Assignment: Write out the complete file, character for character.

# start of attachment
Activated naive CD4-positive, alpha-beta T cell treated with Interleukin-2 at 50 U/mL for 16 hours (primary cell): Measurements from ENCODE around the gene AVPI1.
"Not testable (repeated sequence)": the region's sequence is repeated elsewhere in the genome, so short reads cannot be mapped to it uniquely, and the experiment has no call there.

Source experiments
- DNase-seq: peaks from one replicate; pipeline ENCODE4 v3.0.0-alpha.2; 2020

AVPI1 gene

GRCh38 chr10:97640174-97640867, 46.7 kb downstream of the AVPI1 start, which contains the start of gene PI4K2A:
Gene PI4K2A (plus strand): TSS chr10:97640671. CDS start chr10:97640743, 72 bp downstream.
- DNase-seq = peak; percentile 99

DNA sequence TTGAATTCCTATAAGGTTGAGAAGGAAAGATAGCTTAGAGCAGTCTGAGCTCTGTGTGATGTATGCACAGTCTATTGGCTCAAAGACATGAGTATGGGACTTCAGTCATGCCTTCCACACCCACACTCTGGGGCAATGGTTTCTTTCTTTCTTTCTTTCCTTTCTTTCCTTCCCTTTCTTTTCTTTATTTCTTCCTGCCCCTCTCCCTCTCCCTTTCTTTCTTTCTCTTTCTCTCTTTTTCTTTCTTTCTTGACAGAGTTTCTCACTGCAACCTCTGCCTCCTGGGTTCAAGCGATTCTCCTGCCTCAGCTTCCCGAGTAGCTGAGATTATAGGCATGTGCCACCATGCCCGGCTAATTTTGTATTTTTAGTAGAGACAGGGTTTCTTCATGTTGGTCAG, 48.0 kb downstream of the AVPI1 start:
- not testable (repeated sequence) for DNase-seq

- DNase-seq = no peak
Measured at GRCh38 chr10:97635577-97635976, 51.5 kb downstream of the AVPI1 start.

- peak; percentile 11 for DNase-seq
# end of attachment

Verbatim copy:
Activated naive CD4-positive, alpha-beta T cell treated with Interleukin-2 at 50 U/mL for 16 hours (primary cell): Measurements from ENCODE around the gene AVPI1.
"Not testable (repeated sequence)": the region's sequence is repeated elsewhere in the genome, so short reads cannot be mapped to it uniquely, and the experiment has no call there.

Source experiments
- DNase-seq: peaks from one replicate; pipeline ENCODE4 v3.0.0-alpha.2; 2020

AVPI1 gene

GRCh38 chr10:97640174-97640867, 46.7 kb downstream of the AVPI1 start, which contains the start of gene PI4K2A:
Gene PI4K2A (plus strand): TSS chr10:97640671. CDS start chr10:97640743, 72 bp downstream.
- DNase-seq = peak; percentile 99

DNA sequence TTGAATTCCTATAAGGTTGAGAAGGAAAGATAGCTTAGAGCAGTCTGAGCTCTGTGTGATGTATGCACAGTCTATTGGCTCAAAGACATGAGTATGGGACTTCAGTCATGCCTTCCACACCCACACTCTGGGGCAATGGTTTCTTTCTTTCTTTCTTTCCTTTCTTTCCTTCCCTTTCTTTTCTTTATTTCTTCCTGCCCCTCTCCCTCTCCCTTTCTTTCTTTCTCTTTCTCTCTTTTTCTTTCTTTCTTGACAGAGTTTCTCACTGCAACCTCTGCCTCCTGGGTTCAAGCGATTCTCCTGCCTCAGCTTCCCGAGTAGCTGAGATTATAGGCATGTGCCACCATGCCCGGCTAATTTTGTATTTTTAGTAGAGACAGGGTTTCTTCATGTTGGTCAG, 48.0 kb downstream of the AVPI1 start:
- not testable (repeated sequence) for DNase-seq

- DNase-seq = no peak
Measured at GRCh38 chr10:97635577-97635976, 51.5 kb downstream of the AVPI1 start.

- peak; percentile 11 for DNase-seq